Wine club comes to Bordeaux! Oh, is that glass for me? Turns out my birthyear was a pretty great vintage in Margaux. (Oh fine, let’s share…)

In the classroom, it’s sensory analysis week. Each class has a smelling and tasting component, to further develop our gustatory and olfactory recognition skills. I’m learning where my blindspots are: I can’t seem to smell cork taint (that’s the infamous damp basement on the wine aroma wheel, wine clubbers!) at all. The good news is that you can send me any of your corked wine, and I’ll thoroughly enjoy it whereas you may not (see how efficient this can be?) The bad news is that this is not a good blindspot to have…so…. I have a lot of smelling bad wine in my future to try and learn this one. (If that isn’t tainted love, I don’t know what it is!)

Some new information about Chardonnay aromas - but very few of them are from the grape itself, as opposed to the vinification process (basically, if it's signature smells come from fermentation, barrel aging, that's something anyone, anywhere can replicate, and therefore NOT terroir). That said, there is some new - as yet unpublished - research indicating that the smell of (fresh or roasted) hazelnuts may be associated to high quality Chardonnay grapes.

Spoiler alert: very few of what we think of as signature Chardonnay aromas originate in the grape itself, as opposed to the vinification process (basically, if these characteristic smells come from fermentation or barrel aging, that’s something anyone, anywhere can replicate, and therefore NOT terroir). That said, there is new – as yet unpublished – research indicating that the smell of (fresh or roasted) hazelnuts may be associated with high quality Chardonnay grapes.

We wrap up the sensory module with a special class just on Chardonnay; this is a rare topical departure from the classic Bordeaux wines, as the original home of this grape is Burgundy. Burgundian applications and classifications are very confusing. Unlike Bordeaux, where Premier Crus are considered the highest quality (Premier Cru in St Emilion, and First Growths in the Médoc/Graves), in Burgundy the Grand Crus are considered the highest quality, then the Premier Crus, then the Appelations-Villages, and then the Appellations-Régionales. To confound things further, several of the villages have appended their names with the name of nearby Grand Cru vineyards (ie. Puligny-Montrachet is a villages appellation, while Montrachet is the Grand Cru) So…to simplify it: the shorter the name, the higher quality the wine. (But it’s still France, so that rule only applies sometimes.)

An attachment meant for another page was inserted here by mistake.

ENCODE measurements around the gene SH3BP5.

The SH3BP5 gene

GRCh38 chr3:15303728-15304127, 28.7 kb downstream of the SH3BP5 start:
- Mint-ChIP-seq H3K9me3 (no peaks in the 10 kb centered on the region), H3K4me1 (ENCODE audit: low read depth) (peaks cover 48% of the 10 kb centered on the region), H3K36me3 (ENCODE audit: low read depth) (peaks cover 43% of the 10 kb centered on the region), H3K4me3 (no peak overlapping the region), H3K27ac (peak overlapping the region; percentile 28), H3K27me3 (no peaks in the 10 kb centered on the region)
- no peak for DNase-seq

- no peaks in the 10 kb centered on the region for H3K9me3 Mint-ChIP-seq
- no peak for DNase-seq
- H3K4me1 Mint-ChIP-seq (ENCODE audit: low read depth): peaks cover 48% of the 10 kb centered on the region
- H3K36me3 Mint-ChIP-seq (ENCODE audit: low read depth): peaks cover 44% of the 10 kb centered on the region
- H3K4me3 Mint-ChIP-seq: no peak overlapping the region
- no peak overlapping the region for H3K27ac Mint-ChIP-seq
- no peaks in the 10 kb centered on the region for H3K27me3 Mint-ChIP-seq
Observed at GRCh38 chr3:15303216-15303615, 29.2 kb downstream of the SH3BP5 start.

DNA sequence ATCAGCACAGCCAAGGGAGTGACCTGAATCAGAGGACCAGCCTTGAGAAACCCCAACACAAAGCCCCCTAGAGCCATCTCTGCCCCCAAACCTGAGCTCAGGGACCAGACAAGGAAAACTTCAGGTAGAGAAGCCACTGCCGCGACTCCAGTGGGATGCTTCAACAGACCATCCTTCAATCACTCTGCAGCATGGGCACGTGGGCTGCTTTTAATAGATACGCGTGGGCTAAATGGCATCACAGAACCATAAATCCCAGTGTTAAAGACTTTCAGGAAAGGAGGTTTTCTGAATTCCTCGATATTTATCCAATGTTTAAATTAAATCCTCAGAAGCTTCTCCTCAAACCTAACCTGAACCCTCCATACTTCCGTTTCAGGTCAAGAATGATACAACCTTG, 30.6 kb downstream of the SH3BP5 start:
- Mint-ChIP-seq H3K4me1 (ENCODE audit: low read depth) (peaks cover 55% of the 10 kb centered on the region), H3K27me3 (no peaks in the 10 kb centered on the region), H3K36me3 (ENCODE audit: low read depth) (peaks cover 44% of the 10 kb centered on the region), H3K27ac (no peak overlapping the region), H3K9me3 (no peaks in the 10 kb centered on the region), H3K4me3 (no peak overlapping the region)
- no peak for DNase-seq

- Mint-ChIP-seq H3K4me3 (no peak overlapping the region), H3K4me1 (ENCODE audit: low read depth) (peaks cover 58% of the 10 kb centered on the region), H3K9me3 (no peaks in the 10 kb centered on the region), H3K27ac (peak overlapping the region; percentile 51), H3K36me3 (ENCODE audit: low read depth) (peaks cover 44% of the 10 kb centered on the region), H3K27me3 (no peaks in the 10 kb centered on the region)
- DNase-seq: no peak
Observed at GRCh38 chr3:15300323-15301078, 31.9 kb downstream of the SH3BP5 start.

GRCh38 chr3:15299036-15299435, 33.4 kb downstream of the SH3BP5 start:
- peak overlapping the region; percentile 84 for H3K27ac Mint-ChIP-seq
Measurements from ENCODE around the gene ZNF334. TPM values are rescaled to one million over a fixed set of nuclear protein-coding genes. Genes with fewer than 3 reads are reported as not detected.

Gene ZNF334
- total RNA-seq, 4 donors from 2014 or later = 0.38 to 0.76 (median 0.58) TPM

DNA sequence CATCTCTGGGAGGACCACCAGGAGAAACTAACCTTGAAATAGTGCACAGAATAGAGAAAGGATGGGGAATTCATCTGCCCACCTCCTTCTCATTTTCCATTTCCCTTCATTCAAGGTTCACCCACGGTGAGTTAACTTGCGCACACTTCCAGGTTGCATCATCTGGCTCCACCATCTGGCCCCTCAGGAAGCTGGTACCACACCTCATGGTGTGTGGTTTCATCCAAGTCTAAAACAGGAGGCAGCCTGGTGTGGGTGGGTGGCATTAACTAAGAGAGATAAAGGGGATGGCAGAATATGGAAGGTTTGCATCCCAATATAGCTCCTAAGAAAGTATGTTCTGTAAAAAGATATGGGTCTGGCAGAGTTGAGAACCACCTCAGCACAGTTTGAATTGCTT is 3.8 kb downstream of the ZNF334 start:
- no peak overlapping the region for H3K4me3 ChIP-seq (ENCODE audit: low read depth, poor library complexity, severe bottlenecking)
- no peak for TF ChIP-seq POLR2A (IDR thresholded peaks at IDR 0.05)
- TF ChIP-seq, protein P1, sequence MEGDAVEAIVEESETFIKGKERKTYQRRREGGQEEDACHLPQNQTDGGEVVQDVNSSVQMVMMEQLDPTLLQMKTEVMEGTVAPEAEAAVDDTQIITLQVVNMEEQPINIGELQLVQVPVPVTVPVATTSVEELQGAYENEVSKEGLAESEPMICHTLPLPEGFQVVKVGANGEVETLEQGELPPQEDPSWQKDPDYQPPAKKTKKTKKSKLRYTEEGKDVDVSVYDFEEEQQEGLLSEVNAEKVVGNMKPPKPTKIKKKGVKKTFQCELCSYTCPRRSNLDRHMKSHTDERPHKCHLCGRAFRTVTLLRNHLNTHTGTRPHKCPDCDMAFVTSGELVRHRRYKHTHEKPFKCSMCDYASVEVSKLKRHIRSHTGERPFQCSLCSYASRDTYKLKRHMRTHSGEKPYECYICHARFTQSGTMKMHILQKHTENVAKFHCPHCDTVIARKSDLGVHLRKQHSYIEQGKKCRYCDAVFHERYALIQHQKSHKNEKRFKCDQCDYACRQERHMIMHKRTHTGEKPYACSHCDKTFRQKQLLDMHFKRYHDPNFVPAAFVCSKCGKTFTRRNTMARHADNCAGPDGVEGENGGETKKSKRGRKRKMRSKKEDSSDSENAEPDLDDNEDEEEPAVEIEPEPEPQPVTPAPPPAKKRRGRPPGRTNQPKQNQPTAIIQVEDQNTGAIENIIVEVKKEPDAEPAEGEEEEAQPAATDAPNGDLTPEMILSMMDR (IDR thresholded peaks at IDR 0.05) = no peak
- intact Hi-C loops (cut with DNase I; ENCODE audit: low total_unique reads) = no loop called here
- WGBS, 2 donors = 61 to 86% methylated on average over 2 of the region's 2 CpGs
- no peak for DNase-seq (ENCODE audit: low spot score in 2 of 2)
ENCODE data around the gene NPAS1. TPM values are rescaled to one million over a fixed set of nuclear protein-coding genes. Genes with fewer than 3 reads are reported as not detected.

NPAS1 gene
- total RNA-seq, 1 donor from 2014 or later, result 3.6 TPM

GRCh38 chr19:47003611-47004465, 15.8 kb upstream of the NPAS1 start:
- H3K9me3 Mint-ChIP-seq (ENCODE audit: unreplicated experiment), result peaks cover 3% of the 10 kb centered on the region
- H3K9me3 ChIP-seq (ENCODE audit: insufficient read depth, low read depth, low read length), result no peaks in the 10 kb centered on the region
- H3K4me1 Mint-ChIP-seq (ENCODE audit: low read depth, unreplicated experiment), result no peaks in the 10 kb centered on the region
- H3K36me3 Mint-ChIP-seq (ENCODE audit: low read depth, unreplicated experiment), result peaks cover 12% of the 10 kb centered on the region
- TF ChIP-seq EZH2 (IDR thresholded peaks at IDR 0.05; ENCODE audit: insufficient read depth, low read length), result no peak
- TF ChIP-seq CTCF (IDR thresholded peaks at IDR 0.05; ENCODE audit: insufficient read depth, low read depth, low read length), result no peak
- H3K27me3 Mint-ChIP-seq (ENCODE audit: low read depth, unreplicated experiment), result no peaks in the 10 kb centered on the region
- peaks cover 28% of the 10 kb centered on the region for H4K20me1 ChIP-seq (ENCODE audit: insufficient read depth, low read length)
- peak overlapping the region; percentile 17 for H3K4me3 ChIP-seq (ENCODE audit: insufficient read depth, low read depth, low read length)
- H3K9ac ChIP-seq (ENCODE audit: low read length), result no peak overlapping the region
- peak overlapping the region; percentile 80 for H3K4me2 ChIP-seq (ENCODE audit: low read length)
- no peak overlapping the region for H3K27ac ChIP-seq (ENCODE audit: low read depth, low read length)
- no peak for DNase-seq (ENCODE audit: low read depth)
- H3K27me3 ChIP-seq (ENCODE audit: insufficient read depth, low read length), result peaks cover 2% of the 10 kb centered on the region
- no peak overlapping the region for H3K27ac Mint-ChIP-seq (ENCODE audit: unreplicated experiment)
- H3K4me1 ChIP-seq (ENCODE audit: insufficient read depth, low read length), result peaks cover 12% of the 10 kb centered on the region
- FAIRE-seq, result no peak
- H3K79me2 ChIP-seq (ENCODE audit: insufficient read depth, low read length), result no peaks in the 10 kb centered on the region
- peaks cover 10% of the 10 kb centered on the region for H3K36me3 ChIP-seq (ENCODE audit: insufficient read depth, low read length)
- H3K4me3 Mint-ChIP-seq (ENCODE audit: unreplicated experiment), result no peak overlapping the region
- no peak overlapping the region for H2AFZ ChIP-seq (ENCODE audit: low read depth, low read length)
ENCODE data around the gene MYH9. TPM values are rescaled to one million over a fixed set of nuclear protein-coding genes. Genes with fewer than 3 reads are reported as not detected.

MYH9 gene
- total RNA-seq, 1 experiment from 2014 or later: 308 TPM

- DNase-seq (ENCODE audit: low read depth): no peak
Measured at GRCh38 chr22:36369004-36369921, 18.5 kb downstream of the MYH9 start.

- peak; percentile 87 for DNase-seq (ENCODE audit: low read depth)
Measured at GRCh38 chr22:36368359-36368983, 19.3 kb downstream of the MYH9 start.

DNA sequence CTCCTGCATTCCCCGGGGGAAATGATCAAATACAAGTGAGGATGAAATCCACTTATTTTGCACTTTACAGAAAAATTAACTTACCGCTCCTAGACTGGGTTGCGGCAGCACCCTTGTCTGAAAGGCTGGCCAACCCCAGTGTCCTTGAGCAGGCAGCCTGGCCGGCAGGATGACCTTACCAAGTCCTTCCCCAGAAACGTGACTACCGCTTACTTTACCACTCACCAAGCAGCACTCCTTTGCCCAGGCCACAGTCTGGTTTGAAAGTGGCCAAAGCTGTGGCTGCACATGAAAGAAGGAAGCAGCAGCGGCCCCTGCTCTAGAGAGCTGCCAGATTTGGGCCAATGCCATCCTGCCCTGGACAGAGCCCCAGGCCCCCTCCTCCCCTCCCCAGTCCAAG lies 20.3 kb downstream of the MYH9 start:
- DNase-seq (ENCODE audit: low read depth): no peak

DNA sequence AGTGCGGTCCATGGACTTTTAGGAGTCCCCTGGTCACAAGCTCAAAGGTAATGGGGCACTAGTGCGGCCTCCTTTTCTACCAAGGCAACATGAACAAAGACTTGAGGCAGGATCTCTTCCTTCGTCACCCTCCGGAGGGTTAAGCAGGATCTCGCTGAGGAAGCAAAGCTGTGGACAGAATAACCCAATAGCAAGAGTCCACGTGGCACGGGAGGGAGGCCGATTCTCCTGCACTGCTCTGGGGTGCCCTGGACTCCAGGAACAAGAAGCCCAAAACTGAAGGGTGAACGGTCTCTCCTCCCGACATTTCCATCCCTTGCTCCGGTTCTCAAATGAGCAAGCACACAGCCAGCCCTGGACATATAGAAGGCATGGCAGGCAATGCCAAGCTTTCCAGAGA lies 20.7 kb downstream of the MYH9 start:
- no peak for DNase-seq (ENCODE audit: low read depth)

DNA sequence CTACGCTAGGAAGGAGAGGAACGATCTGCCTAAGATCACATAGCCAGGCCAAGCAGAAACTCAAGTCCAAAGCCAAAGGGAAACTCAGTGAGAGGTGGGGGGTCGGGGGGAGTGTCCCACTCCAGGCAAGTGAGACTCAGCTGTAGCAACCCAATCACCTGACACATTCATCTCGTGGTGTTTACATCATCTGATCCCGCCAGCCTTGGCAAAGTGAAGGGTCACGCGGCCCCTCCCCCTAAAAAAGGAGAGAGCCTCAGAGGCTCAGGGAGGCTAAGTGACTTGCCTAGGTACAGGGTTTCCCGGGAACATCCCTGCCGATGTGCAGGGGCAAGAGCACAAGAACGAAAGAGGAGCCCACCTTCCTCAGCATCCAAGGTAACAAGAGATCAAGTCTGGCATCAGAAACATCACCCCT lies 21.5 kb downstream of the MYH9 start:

Bordeaux marathon day! The morning quais are soaked and fairly empty. The finish line at Place de la Bourse is ready long before the race begins. Wet tram tracks near the start line. Crowds gather by the Porte Cailhau to watch the runners come over the bridge. Half-marathoners run the gauntlet over the Pont St Pierre as cheering crowds press on both sides. Marathoners run late into the evening, and this one nearly misses the road through the Marché.

Bordeaux marathon day! Like Heathcliff’s moors, the quais are a sodden, solitary stretch shrouded in solemn sunless spring. The finish line at Place de la Bourse is ready long before the race begins. Slippery tram tracks near the starting line. Crowds gather by the Porte Cailhau to watch the runners come over the bridge. Half-marathoners run the gauntlet over the Pont St Pierre as cheering crowds press on both sides. Marathoners run late into the evening, and this one nearly misses the road through the Marché.

Well, it’s the end of the weekend. This coming week brings a climate change conference and our cost audit presentations (one down…one to go!) But before I go, here I am fulfilling a special request for more vineyard pictures.

A young shoot beginning to unfurl its leaves; if you look closely, you can see a latent bud at the base of the leaves. An example of a particularly vigourous single cane-pruned vine, outside Château Laroze in St Emilion. Finally.... it's pretty but someone forgot to take the buds off this trunk; count 'em - three bunched together!

A young shoot beginning to unfurl its leaves; if you look closely, you can see a latent bud at the base of the leaves. An example of a particularly vigourous single cane-pruned vine, outside Château Laroze in St Emilion. Finally, three little buds from school are they – some interesting pruning decisions from the vines on the school lawn.